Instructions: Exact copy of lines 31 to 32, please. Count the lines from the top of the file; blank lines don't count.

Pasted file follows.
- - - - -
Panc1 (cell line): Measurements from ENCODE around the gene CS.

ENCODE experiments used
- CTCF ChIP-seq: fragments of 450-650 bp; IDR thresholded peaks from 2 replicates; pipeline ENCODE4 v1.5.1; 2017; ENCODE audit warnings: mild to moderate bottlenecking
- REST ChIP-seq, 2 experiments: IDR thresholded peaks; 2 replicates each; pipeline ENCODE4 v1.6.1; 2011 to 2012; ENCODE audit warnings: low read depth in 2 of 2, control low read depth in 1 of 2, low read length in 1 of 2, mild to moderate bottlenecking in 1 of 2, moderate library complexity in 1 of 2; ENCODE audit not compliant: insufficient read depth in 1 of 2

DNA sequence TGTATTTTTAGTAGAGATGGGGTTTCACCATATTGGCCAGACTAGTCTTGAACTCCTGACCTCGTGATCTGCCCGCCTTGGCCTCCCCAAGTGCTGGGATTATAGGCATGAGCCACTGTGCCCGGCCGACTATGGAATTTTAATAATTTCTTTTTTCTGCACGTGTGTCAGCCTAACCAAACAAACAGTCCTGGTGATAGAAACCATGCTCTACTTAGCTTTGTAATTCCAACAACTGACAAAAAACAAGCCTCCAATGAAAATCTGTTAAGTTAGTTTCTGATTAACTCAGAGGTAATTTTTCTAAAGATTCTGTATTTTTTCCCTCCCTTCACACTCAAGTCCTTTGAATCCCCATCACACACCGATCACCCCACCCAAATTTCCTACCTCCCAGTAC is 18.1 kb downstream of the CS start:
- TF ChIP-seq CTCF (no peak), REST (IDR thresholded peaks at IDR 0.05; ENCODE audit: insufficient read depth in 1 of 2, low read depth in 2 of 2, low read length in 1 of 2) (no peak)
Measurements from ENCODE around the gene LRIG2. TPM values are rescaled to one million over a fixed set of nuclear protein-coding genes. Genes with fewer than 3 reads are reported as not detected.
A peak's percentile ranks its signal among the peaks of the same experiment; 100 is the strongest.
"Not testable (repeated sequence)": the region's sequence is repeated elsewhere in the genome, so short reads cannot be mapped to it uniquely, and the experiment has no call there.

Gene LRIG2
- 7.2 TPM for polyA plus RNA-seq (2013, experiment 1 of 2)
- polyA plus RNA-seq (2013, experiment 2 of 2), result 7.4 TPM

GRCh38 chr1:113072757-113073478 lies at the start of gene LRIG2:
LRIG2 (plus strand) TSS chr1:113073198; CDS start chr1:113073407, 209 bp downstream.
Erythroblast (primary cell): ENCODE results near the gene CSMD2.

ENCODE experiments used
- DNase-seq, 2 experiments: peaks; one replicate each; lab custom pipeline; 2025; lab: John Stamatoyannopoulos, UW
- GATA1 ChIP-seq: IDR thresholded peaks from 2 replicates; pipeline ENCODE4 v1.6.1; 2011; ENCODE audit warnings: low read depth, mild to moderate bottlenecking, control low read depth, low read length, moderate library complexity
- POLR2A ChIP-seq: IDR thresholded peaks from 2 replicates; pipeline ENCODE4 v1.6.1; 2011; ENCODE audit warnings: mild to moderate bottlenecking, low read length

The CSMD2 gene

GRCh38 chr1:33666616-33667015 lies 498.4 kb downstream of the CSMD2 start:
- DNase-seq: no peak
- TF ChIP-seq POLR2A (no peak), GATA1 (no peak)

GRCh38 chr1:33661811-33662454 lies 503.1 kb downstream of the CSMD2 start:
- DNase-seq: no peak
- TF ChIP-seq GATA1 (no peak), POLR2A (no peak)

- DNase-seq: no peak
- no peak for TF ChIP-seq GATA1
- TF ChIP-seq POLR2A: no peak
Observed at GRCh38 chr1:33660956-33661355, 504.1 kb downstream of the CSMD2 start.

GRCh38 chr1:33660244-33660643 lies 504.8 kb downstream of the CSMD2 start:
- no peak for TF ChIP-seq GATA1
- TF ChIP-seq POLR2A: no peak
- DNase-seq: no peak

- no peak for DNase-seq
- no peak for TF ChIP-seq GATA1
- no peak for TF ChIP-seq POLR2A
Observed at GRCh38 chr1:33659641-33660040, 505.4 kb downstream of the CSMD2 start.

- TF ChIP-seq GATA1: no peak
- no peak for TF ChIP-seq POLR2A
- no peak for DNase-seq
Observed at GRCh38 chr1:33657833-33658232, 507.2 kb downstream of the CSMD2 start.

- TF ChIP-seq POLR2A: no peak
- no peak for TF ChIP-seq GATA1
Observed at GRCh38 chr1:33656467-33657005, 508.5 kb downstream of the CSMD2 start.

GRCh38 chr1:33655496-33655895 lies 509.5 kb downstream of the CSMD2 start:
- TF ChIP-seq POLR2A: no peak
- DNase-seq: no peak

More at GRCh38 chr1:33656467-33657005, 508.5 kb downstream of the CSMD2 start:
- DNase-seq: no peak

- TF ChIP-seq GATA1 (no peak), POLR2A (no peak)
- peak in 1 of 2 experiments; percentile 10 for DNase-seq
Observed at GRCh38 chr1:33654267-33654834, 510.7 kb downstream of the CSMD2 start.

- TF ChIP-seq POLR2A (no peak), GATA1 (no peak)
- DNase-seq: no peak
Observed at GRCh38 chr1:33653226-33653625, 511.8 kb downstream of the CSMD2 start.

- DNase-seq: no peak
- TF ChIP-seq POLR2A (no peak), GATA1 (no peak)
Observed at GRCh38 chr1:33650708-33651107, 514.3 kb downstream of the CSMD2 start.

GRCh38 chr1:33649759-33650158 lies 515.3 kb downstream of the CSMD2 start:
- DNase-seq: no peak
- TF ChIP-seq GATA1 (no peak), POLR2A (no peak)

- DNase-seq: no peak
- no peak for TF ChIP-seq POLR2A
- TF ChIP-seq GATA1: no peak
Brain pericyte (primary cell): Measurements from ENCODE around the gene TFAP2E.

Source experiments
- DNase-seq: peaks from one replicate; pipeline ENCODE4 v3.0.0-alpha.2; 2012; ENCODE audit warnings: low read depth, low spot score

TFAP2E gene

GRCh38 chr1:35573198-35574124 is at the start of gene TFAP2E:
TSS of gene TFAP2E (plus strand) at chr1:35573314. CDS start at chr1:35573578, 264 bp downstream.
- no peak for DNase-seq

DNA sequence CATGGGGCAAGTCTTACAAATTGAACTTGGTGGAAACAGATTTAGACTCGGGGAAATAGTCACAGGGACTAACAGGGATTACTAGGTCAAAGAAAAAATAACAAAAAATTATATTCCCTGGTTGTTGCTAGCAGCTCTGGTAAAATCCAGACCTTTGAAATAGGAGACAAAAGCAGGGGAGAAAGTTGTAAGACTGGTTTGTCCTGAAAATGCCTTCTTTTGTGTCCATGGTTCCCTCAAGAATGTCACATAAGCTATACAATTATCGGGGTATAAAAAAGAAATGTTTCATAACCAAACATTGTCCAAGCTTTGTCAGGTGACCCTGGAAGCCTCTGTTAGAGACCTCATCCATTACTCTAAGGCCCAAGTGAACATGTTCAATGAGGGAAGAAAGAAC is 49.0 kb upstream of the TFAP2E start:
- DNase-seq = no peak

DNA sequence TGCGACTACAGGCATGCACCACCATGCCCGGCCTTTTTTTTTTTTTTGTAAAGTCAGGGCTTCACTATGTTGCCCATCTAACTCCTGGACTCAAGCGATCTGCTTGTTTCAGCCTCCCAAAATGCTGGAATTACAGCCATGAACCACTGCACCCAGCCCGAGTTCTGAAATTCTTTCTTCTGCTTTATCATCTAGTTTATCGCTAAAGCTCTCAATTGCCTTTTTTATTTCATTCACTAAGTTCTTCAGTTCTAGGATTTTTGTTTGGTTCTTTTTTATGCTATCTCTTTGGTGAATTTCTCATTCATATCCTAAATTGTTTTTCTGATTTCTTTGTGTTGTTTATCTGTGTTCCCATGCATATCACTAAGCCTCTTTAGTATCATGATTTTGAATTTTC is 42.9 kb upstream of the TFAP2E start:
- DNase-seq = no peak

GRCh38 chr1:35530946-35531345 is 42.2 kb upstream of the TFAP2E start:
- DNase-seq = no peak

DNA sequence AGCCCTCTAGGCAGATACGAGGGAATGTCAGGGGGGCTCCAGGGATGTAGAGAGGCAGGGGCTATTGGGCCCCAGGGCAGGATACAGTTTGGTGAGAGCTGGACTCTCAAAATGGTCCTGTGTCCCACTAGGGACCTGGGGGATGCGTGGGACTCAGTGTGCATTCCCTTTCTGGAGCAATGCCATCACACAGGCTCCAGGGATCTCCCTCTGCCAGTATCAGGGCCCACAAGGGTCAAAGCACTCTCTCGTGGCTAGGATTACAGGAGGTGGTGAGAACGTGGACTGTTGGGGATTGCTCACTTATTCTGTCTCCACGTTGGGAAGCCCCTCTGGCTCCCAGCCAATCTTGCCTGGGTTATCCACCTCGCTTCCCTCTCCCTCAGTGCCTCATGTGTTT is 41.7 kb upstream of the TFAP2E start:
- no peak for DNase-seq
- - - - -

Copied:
GRCh38 chr1:33660244-33660643 lies 504.8 kb downstream of the CSMD2 start:
- no peak for TF ChIP-seq GATA1